To find out if this type of small business finance is right for you, read our post, The Pros and Cons of a Merchant Cash Advance.
5. Equipment Finance
Equipment Finance is a funding solution that enables businesses to purchase the equipment they need and spread the cost over a more extended period.
The financing company will purchase the asset so the business can immediately put it to use. The business will then make regular repayments to cover the value of the asset plus interest. Depending on funding facility terms, the business will take ownership of the asset after the final repayment is made.
This form of small business finance can be an effective solution for companies that lack sufficient capital to purchase or replace equipment. You can access the tools, machinery, and vehicles you need to expand and increase your capacity and use the additional revenue generated to cover the cost of the finance. Payment terms range from 24 to 60 months, and funding can be used to purchase both new and second-hand assets.
6. Trade Finance
Trade Finance is a flexible type of small business finance designed to help companies release the capital tied up in the supply chain. You can use the increased liquidity to fulfil larger orders, offer extended payment terms to customers, speed up sales cycles, and boost revenue.
For buyers, Trade Finance can provide a revolving line of credit to increase your purchasing power and pay your international and domestic suppliers. Trade Finance can also include Letters of Credit, Documents Against Payment, and other financial instruments to help reduce the risk of dealing with international suppliers.
For sellers, a Trade Finance facility can help you bridge cash flow gaps caused by extended payment terms and maintain liquidity to take on more orders and speed up your sales cycles. Instead of waiting for your invoice to clear, you can get paid upfront and immediately reinvest the funds into your business.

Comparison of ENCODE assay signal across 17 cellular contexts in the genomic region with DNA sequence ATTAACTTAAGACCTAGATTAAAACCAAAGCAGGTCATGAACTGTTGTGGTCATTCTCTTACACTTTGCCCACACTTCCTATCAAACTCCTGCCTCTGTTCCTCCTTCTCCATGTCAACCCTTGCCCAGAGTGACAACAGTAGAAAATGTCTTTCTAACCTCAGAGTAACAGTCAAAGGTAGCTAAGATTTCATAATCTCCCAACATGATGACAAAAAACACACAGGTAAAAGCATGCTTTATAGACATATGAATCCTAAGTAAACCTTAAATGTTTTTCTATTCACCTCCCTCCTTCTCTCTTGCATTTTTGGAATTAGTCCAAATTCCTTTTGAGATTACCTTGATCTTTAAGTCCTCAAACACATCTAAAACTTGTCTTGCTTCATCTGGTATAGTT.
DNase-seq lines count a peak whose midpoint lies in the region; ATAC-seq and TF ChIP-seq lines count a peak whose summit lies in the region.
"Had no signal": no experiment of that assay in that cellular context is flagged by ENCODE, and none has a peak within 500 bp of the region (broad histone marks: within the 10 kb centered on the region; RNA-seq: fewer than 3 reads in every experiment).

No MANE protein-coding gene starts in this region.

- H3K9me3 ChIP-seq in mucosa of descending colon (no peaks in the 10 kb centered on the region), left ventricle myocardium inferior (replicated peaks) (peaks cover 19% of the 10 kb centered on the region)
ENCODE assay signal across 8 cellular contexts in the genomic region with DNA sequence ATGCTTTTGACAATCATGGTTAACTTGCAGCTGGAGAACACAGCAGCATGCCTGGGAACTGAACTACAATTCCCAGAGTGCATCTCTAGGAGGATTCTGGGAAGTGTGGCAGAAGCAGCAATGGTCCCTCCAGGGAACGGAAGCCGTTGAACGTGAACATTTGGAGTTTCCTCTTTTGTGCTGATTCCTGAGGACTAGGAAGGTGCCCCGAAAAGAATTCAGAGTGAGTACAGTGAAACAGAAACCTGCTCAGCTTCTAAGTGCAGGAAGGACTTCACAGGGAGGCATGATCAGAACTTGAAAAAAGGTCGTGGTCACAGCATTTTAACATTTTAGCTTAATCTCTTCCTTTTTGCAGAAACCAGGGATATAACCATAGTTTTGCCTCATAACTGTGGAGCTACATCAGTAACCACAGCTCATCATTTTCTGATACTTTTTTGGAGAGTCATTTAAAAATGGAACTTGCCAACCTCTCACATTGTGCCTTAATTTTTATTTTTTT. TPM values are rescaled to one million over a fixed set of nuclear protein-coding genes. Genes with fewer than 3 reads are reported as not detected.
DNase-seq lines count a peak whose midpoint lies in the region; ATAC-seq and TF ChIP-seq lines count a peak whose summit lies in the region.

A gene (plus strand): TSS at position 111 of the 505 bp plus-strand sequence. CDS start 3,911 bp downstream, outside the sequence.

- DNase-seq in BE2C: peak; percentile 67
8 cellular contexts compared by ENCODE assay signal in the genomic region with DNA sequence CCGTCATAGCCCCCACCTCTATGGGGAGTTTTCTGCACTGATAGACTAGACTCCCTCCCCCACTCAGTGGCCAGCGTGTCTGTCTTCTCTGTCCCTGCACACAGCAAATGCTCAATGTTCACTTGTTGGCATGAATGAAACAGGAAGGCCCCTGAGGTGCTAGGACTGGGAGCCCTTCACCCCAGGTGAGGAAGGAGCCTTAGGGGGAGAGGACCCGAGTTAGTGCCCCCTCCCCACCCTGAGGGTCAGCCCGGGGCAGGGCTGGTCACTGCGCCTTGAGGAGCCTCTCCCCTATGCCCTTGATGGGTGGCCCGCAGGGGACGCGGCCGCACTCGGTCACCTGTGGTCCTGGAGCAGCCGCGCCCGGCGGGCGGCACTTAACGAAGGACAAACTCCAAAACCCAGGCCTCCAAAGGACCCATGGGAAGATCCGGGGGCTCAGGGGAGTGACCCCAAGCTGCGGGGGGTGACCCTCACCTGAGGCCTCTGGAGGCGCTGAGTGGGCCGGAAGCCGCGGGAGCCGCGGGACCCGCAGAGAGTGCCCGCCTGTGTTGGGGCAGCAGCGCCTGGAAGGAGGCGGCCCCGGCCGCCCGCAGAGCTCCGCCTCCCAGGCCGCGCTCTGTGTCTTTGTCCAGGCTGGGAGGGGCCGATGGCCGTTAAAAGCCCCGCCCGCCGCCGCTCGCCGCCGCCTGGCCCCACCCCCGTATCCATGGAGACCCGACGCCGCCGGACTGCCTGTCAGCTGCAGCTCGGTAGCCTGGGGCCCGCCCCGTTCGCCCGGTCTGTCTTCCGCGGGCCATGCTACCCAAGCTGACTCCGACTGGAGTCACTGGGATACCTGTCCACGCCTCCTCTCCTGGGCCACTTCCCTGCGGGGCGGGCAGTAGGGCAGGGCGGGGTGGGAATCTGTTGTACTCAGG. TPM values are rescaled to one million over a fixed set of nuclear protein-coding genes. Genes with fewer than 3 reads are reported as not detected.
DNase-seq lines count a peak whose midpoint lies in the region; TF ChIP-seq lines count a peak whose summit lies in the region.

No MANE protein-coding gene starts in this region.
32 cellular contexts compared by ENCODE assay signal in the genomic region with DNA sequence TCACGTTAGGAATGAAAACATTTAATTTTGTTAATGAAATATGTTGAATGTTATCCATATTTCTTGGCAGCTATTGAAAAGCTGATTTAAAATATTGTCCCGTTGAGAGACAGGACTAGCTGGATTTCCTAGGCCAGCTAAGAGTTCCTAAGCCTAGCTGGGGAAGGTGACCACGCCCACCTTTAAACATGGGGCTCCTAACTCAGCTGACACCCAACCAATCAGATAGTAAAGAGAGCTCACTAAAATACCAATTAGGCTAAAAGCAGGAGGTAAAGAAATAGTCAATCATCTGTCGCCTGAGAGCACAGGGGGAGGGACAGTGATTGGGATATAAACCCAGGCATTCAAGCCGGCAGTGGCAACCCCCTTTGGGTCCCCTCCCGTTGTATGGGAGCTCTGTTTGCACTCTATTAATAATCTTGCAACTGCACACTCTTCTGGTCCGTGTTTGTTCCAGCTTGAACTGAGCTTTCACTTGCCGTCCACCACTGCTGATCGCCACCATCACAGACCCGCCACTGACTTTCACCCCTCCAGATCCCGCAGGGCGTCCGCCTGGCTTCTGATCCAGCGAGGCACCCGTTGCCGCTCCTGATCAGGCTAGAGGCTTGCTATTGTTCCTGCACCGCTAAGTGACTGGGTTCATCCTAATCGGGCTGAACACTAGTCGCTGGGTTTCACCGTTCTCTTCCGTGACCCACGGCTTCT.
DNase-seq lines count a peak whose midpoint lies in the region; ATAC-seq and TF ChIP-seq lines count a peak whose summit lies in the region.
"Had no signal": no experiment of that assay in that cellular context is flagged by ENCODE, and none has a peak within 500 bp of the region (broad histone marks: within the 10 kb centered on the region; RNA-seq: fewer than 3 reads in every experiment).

Crowdfunding has seen a considerable increase in popularity over the last decade. You can raise capital by promoting your business on a crowdfunding platform and asking for contributions from investors and potential customers.
Most crowdfunding campaigns involve an exchange of equity for investment, but you can also offer future rewards or products as an incentive for contributions.
However, the average crowdfunding campaign generates less than $700 AUD. To gain traction and raise enough funding, you’ll need to provide an innovative service or product and be prepared to dedicate significant time to marketing and promotion.
8. Business Credit Cards
Business credit cards are one of the most well-known forms of small business finance. The lender will set a credit limit, and you can use the card to cover purchases and short-term cash flow gaps. Card providers may charge an annual fee for the credit facility, and you’ll need to make regular repayments to cover the principal and interest.
Most business credit cards offer an interest-free period of 30+ days. If you clear the balance in this time, credit cards can be an affordable short-term funding solution.
But fees and interest can quickly mount up if you don’t clear the balance. You can fall into expensive long-term and damage your credit score if you don’t manage your business credit card correctly.
Finding the Right Small Business Finance
There are plenty of options when it comes to small business finance. Even if you’re one of the many business owners that don’t qualify for a bank loan, you can use one of the above funding solutions to raise capital.
As with any financing, you should take your time and avoid rushing into any funding arrangement. Ensure you understand the terms, check the interest and fees involved, and know the pros and cons before deciding on the right option for your business.
If you need help securing the capital you need to grow your business, contact the friendly team of business finance advisors here at ScotPac. We’ll help you to understand your options and find a funding solution that works for you.